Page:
The day before Barack Obama announced his candidacy for president in Springfield, I was having breakfast in Chicago with my friend Paul Smith. Paul's what might be called an Obama "early adopter." Like a lot of young, Chicago progressives, he threw himself into Obama's senate candidacy when he was just a long-shot in a crowded primary field. In fact, Paul and I first met at an Obama fundraiser in the fall of 2003. So few donors had bought tickets for the event that a mutual friend on the campaign asked us to show up just to fill the room.
Over breakfast we talked about Obama's impending announcement. Paul was preparing to drive down with me on Saturday to watch the speech in person, but feeling ambivalent about the candidate himself. "I can't quite figure out where to plant my flag on him," he said. "I was looking back at my blog from 2004 and the posts I wrote about him and I was so completely committed to him and so convinced he was special and wanted to convince others. And now, I just, I can't quite get back to that. I want to recapture it, but I can't remember what it was."
In the car-ride down to Springfield on Saturday, we were also joined by our friend Dan, another early supporter. He met Obama through a mutual friend around the same time Paul became involved with the campaign. He donated money, organized friends, and became close with many of the campaign staff. I asked Dan if he shared Paul's doubts. "I have issues," he said with a frown. "He's so fucking coy. I mean, I love the guy, but there are things that really matter to me, and they've got to really matter to him. And it's not clear to me right now that they do."
This sentiment is pretty widely shared among the Chicago progressives I know. Many have grown disillusioned with a man they once thought was one of their own and now seems in danger of becoming just another politician. Part of this can be chalked up to a kind of punk-rock-band-gone-MTV disaffection. People who were into Obama when he was an underground, authentic phenomenon aren't necessarily so into the slickly produced, more pop-friendly version.
But then, music can be both really predictable and really popular, and the same is true of politicians. When I talked to people on Saturday, who'd come out on a freezing February morning to stand in the cold and hear a speech they recited, with an almost unsettling fidelity, the campaign's own buzzwords: A college student from downstate said she liked Obama because he was from a "different generation," and that she'd decided to come to "be part of history." A recovering Republican grandmother said she admired Obama because he was "fresh" and two middled-age men with Obama t-shirts spent several minutes telling a Chinese news crew that Obama was a "uniter not a divider." The reporter kept pushing the two men to name specific examples of this quality, but they just kept repeating the point.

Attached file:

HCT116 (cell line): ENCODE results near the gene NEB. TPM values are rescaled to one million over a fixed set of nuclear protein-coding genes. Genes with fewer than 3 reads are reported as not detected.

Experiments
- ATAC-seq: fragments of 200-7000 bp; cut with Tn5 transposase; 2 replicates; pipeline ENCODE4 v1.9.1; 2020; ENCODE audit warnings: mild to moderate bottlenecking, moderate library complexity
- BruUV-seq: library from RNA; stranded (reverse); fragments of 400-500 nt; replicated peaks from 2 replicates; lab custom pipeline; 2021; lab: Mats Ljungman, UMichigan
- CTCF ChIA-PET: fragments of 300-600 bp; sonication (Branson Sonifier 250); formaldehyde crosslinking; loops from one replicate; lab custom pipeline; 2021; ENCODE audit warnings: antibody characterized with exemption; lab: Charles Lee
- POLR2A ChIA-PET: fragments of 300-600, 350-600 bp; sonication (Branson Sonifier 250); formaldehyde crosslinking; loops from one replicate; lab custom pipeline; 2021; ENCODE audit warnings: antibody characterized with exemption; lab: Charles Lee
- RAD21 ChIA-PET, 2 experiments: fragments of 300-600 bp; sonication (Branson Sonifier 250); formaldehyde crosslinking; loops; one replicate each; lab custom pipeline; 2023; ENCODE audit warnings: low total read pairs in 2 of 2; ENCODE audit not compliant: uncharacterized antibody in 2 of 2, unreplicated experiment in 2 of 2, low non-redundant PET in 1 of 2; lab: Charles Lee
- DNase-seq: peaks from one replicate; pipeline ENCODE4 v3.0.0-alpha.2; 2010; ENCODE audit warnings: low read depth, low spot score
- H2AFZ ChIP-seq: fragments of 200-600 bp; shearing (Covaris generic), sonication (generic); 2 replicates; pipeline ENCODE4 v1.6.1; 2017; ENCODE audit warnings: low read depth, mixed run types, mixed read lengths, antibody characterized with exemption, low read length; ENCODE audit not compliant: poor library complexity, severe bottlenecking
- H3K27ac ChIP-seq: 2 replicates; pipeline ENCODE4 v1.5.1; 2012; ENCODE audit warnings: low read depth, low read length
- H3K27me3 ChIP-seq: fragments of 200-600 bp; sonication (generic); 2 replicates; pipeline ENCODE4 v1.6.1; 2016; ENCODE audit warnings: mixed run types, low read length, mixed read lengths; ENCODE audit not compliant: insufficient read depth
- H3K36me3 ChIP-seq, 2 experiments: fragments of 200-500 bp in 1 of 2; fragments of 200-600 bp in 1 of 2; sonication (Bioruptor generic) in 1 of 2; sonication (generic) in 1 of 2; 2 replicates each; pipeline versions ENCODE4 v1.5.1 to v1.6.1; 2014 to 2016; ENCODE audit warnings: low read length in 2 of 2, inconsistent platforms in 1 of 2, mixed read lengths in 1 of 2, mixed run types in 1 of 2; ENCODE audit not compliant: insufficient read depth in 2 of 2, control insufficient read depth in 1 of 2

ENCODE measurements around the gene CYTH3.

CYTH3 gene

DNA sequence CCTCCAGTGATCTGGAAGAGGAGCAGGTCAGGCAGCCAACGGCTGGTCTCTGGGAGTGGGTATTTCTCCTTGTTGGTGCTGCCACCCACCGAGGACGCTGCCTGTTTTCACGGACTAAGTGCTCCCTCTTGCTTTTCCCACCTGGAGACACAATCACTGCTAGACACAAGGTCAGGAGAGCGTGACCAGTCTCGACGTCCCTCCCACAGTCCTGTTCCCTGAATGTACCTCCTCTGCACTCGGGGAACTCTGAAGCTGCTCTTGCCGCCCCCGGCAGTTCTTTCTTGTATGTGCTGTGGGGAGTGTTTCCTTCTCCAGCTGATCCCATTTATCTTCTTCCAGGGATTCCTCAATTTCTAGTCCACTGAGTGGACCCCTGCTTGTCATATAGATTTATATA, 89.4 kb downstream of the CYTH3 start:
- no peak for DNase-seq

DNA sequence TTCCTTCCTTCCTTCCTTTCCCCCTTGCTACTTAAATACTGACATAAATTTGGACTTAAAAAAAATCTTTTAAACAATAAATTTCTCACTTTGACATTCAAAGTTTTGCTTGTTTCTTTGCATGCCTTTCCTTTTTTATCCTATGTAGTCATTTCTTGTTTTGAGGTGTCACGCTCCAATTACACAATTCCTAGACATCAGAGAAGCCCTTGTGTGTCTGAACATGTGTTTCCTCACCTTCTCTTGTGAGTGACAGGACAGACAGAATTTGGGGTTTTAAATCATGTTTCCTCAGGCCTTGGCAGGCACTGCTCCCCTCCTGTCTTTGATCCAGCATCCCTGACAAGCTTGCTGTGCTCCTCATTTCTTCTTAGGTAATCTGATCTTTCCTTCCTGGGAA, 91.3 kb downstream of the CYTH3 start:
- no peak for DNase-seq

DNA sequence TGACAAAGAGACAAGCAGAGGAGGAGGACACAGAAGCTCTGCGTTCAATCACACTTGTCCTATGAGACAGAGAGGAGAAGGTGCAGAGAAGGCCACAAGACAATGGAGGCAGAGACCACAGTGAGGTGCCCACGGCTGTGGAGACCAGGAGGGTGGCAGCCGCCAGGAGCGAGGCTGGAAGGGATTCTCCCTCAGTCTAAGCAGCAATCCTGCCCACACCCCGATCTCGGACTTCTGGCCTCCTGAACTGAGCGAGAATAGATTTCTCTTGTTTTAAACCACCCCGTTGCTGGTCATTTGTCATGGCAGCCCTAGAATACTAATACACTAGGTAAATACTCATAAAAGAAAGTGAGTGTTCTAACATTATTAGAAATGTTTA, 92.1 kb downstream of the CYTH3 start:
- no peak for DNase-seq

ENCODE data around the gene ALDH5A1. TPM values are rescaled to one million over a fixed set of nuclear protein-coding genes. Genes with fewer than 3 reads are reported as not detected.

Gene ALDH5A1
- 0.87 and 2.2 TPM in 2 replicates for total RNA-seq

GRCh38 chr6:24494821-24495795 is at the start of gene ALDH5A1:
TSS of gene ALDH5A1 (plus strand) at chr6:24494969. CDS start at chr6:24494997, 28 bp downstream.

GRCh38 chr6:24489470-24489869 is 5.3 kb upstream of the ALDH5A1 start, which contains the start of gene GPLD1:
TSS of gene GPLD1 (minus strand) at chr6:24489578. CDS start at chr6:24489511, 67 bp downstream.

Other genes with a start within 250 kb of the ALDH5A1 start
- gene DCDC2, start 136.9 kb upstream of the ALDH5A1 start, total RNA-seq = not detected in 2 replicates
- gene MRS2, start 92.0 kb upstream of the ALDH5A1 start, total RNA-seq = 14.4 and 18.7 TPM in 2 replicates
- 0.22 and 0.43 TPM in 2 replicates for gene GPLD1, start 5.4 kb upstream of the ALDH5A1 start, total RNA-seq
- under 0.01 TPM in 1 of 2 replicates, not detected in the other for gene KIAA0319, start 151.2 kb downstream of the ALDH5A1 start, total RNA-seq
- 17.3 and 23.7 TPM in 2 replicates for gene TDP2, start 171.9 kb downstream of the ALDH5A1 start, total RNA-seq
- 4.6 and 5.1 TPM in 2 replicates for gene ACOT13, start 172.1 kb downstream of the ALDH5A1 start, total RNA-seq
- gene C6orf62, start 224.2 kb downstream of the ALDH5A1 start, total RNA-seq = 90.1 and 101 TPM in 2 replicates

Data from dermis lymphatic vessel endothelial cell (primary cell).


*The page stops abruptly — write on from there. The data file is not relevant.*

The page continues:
Having it both ways, attempting to be at once a progressive champion and an ideological cipher, has become the hallmark of the Obama rhetorical strategy, but there are still so many circles this campaign is trying to square, you wonder if it can last. On the one hand, Obama wants to present his campaign as something more than a campaign, a kind of grassroots, people-powered movement. "That's why I'm in this race," he said Saturday, "Not just to hold an office, but to gather with you to transform a nation." When people like Paul and Dan and others were working on Obama's senate campaign in 2004, that's how it felt. But now he's running for president at a moment in history when the national media rewards the kind of air-tight focus and message discipline that are not exactly what actual grassroots movements are known for producing. So as people entered the square outside the old state capitol in Springfield, security confiscated any home-made signs (all they need is one off-message slogan -- "Destroy The Zionist State!" -- in the frame to cause a week of headaches.) But inside the entrance to the plaza, someone, most likely the campaign, distributed ersatz homemade signs with slogans like "Barack the Vote!" and "Vote 4 Obama" all painted with the same multi-colored palette.
Then there's the other major contradiction of the campaign, the fact that it is simultaneously promising two things -- progress and unity -- that have an uncomfortable relationship to each other. In his speech, Obama recited moments in American history when politics became something more than the mundane mechanics of governing and effected a true transformation of the polity: the civil war, the New Deal, the civil rights movement. But the problem is that those were moments not of unity, but of extreme polarization. The South only granted rights to black citizens under force of arms, armies of unruly war veterans gathered in Washington DC during the Great Depression to demand the government provide them with a safety net, and when Martin Luther King Jr went marching through the South, he was met with batons and firehoses and accusations that he was dividing people and stirring up trouble.
Standing on the site of where Abraham Lincoln gave his "house divided" speech, Obama invoked him as a model:
"[T]he life of a tall, gangly, self-made Springfield lawyer tells us that a different future is possible.
He tells us that there is power in words.
He tells us that there is power in conviction.
That beneath all the differences of race and region, faith and station, we are one people."
It's hard to quarrel with the sentiment. But Obama didn't mention that Lincoln was also the most hated and polarizing figure in American presidential history. Sometimes unity is the price of progress.
Christopher Hayes, a Puffin Foundation Writing Fellow at The Nation Institute, is a senior editor of In These Times.
© 2007 The Nation